Following the melancholy interlude of More Guitars Than Friends she gives us Paper Bag, a rather silly song. After the breakup and self-pity, she runs into her ex and his new girlfriend who is just plain ugly. She asks him straight-up if he sticks a paper bag over her head in order for them to have sex? While her observation is kind of cruel, I mean we really can’t help how we look, you can’t help but wonder along with her why people willingly trade down?
After this, the story continues with an outstanding performance of the oft covered Cold Pizza and Warm Beer. The song tells the story of waking up the next day after a night of overindulgence. When put in context of the record as a whole it is the second time she has reacted badly dealing with her ex. Clearly, she has issues and, despite her desire to drink them away, it just isn’t working.
The next song is called Shotgun Wedding. It’s a humorous walk down memory lane explaining how she might have ended up in her bad relationship to begin with. Done to a breezy reggae beat the song features tons of percussion, including a clicking camera. With her tongue planted firmly in her cheek, she tells us that in order to avoid a blood letting, presumably her boyfriend’s blood at the hands of her father, they decided to opt for a spontaneous shotgun wedding. Little wonder their relationship ran into problems.
Soon she finds herself lonely and longing to forgive him for what she knows he’s been doing. The song is called, I’m Lost Without You, and it is easily the most interesting piece on the record. Somehow she meshes two alternating distinct melodies, and beats together to make one successful song. The emotionally wrenching verse is moodily reminiscent of, She’s Not There, or Time of the Season, by The Zombies. The Zombies had a way of creating a kind of mysterious air within their music accented by Colin Blunstone’s introspective singing style.
Piper, while remaining artistically honest, has captured that tone beautifully both instrumentally as well as vocally. The second part, the chorus, is straightforward 12 bar blues. Though it isn’t the only pure blues moments on the record, it is probably the best. Interwoven over the verse music, during a break, is a guitar fill that would not be out of line on Santana’s Abraxas record from the early 70’s. When considering all of its unrelated constituent parts it’s amazing that the song works at all, and yet it not only does, it is probably the best song on the album.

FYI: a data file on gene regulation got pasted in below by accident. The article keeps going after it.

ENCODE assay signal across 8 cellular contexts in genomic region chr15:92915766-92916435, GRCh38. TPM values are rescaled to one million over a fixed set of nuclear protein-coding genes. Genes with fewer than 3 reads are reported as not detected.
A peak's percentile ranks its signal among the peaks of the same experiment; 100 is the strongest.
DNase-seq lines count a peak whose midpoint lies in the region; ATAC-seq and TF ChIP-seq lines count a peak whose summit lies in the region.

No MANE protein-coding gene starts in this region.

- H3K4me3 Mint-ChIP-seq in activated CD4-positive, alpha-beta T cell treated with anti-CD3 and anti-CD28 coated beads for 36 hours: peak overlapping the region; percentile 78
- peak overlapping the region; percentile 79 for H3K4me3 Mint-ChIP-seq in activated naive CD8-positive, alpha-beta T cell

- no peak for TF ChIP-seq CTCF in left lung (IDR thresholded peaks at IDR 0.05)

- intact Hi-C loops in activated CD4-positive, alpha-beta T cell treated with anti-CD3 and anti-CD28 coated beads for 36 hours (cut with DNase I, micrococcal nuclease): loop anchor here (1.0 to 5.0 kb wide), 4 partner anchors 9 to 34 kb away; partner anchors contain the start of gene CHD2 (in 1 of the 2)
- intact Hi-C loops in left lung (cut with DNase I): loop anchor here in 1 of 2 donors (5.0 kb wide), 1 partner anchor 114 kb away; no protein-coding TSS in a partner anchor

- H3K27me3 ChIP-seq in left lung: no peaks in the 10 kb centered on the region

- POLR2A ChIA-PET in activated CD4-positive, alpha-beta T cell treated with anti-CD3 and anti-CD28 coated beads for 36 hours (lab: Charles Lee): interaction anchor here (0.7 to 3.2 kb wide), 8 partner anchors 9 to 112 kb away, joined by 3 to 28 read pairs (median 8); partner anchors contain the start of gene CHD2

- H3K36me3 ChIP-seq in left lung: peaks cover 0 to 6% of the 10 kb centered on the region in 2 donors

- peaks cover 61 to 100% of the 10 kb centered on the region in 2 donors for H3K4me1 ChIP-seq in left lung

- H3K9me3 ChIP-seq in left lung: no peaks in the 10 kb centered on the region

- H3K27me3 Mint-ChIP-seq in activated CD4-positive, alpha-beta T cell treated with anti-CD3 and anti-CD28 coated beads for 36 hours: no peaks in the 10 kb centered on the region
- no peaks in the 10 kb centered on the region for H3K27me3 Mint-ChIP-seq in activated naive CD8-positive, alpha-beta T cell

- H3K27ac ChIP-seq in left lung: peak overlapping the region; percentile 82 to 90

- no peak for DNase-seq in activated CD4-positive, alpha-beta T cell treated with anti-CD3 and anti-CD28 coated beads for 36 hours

It is at this point when she realizes that her current needs to become her ex, if for no other reason than her own sanity. In the song Eugene, another honky tonk rocker, she finds herself absolutely stunned at the depth, and frequency, of her husband’s deception and declares the marriage over. She lists all the women he has bedded while married to her, and it includes a model, her cousin, her best friend and her best friends’ twin sister. It is a pretty impressive list, and she renders it with just the right amount of outrage and flabbergasted humor. The album ends with her very strong rendition of Blackberry Brandy, which is the epitome of a woman’s broken-hearted drinking song.
More Guitars Than Friends is a strong addition to Anni Piper’s catalog, and many of its songs are already making appearances in her stage show. Though it is a departure from her more popular Texas Blues, and swing music that her fans have come to expect it is a good record that stands up well to repeated listening. The change in style and content is probably due to her choosing to leave her record label and become an independent. She says, “I love the blues, but I can’t be described as a purely blues artist. I’m very much definitely a crossover artist with my music.”
When you hear an album as creatively free as this it’s easy to understand why many artists are choosing to leave the straight jacketing labels behind. Between the middle of June and the end of September, Anni Piper will be on tour this summer covering everywhere from her home in Florida, across the south, all the way to the upper Midwest.